Zaha Hadid Architects (ZHA) and Leigh & Orange Limited (L&O) unveil the new design for a Student Residence Development at the Hong Kong University of Science and Technology (HKUST).

Established in 1991, HKUST has become a leading research institution, consistently ranked amongst the best in Asia and around the globe. HKUST is also one of the world’s fastest growing universities. Over half of the university’s 16,000 students enrolled in the 2019-2020 academic year are from overseas, creating an urgent demand for new residential facilities within its Clear Water Bay campus.

Planned for completion in 2023, the university’s new halls of residence designed by Zaha Hadid Architects in collaboration with Leigh & Orange will house over 1,500 students. Marrying advanced digital design technologies with sustainable construction practices and operational strategies for its 50-year life cycle, the design is guided by the university’s mission to harness technology and innovation to solve today’s critical global issues.

Located at the Southeast of the HKUST campus, the new halls of residence are embedded within a steeply sloping site of approximately 25m of level difference. The building’s roof line has been designed as its primary circulation and incorporates shaded outdoor areas for students and staff to rest and gather together, helping to build a stronger cross-campus culture. This rooftop walkway creates a new connection between the academic blocks of the north campus and the primarily residential blocks of the south, eliminating the need for students and staff to circumnavigate the hilly terrain.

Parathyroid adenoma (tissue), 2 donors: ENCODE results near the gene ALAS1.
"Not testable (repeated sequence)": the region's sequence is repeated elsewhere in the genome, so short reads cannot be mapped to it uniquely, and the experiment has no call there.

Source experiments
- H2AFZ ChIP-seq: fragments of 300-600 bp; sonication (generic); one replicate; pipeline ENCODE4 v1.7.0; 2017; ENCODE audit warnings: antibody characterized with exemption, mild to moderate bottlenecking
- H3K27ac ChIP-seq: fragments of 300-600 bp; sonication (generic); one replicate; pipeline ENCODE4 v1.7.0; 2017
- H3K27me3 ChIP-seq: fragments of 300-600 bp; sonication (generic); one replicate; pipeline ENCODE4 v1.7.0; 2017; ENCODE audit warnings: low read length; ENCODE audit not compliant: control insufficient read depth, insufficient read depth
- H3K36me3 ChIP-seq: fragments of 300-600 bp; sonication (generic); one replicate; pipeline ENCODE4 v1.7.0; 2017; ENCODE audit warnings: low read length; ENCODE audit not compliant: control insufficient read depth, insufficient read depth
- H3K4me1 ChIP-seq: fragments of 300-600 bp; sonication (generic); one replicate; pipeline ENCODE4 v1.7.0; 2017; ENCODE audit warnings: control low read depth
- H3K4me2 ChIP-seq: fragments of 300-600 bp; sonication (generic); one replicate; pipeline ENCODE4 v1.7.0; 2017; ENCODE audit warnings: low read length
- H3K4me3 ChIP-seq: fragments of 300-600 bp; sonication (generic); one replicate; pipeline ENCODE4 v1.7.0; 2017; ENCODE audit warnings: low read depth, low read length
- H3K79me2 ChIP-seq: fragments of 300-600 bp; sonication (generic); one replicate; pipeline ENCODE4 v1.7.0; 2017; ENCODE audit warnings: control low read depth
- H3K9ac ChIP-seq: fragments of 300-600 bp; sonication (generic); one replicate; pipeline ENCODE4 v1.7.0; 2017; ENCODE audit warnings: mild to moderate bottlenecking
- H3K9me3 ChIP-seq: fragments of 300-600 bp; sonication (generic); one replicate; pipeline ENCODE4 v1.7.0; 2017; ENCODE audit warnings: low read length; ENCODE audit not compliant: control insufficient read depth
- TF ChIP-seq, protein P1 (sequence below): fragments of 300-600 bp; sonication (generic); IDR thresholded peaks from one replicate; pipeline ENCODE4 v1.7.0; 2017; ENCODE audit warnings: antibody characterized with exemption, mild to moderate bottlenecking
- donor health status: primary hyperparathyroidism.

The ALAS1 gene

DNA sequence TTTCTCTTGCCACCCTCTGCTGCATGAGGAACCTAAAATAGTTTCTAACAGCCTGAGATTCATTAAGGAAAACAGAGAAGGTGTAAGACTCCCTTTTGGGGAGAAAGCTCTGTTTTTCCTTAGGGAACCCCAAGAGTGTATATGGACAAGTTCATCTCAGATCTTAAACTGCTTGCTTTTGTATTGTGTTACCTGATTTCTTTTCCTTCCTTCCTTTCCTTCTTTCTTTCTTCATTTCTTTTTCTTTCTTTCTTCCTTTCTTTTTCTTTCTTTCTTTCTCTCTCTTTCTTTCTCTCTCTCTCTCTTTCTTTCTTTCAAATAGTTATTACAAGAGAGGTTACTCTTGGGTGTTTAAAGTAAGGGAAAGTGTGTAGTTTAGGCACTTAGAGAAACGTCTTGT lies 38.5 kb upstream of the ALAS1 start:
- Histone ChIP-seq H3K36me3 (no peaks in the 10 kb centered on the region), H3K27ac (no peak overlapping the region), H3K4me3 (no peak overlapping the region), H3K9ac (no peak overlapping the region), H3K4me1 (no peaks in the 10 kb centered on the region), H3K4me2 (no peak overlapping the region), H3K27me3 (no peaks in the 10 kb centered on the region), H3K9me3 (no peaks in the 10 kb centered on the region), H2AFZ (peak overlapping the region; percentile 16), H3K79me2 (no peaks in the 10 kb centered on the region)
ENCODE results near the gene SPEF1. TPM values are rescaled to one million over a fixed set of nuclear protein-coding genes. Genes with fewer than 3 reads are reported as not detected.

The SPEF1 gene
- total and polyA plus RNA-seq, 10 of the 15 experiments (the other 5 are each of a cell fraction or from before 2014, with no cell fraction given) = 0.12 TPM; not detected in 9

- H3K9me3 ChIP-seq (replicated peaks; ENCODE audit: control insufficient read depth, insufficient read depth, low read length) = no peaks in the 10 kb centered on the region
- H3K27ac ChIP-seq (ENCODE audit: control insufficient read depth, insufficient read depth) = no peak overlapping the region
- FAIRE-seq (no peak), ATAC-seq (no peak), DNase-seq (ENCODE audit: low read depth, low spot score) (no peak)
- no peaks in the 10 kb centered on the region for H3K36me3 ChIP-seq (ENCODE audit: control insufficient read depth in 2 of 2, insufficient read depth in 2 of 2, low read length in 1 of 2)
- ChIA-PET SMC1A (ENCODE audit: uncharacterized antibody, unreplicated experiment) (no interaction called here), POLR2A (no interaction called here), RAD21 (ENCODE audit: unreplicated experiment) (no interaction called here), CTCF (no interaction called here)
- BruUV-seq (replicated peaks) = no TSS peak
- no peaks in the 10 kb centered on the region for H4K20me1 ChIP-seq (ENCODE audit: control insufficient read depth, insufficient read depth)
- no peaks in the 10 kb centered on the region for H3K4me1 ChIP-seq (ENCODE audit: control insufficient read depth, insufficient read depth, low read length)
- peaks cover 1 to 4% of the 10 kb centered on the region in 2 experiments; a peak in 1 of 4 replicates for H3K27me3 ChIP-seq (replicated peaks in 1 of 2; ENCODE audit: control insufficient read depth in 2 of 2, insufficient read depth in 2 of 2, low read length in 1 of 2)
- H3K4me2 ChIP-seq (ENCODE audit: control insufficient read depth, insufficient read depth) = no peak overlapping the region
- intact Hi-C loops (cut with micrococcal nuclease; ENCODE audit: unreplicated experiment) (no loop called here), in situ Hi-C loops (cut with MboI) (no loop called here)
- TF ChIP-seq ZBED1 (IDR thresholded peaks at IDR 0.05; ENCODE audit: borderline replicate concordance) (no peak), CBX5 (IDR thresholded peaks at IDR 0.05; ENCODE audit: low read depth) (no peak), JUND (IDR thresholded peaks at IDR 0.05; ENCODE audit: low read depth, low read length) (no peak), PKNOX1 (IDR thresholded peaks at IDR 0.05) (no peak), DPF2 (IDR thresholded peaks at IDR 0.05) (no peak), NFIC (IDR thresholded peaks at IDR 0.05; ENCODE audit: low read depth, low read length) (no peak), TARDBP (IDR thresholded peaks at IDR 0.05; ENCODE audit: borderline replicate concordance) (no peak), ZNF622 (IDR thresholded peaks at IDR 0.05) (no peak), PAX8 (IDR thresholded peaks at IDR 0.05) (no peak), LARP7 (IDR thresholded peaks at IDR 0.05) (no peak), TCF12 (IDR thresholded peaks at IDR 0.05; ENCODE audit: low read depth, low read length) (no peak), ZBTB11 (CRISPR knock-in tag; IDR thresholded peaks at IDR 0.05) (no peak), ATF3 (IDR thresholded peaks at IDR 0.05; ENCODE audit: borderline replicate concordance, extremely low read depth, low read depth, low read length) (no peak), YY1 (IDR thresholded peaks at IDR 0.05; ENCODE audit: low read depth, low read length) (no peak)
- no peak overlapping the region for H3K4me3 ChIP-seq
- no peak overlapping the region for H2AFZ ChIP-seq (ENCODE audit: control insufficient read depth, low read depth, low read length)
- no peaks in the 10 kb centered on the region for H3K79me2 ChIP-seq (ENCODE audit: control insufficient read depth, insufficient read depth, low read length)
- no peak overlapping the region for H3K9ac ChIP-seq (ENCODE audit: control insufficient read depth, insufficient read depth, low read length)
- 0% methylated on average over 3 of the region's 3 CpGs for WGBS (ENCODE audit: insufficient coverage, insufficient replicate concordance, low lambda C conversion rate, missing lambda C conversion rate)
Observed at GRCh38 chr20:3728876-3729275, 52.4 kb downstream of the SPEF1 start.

Digital design tools allowing simultaneous considerations of numerous site parameters including terrain levels, solar radiation, sightlines and soil conditions have defined the design’s optimal configuration and orientation; while the digital encoding of its internal spaces enabled layout tests to optimize functionality and adaptability, as well as accurate calculation of natural light levels.

The halls of residence are organized in a hexagonal configuration creating four courtyards terraced into the steeply sloping site. With all rooms facing open spaces, the approximately 35,500 sq.m of accommodation includes communal areas for living, learning, recreation and leisure. The courtyards are designed to be quieter spaces for rest and relaxation, while the surrounding hillside will be replanted to prevent soil erosion with zones for exercise and social activities.

The residences are arranged in three differing ‘clusters’ that combine communal living spaces with a varying number of single or double occupancy bedrooms, enabling between 18 to 36 students to share one apartment as a single self-contained ‘household’ that encourages a sense of ownership and cohesion.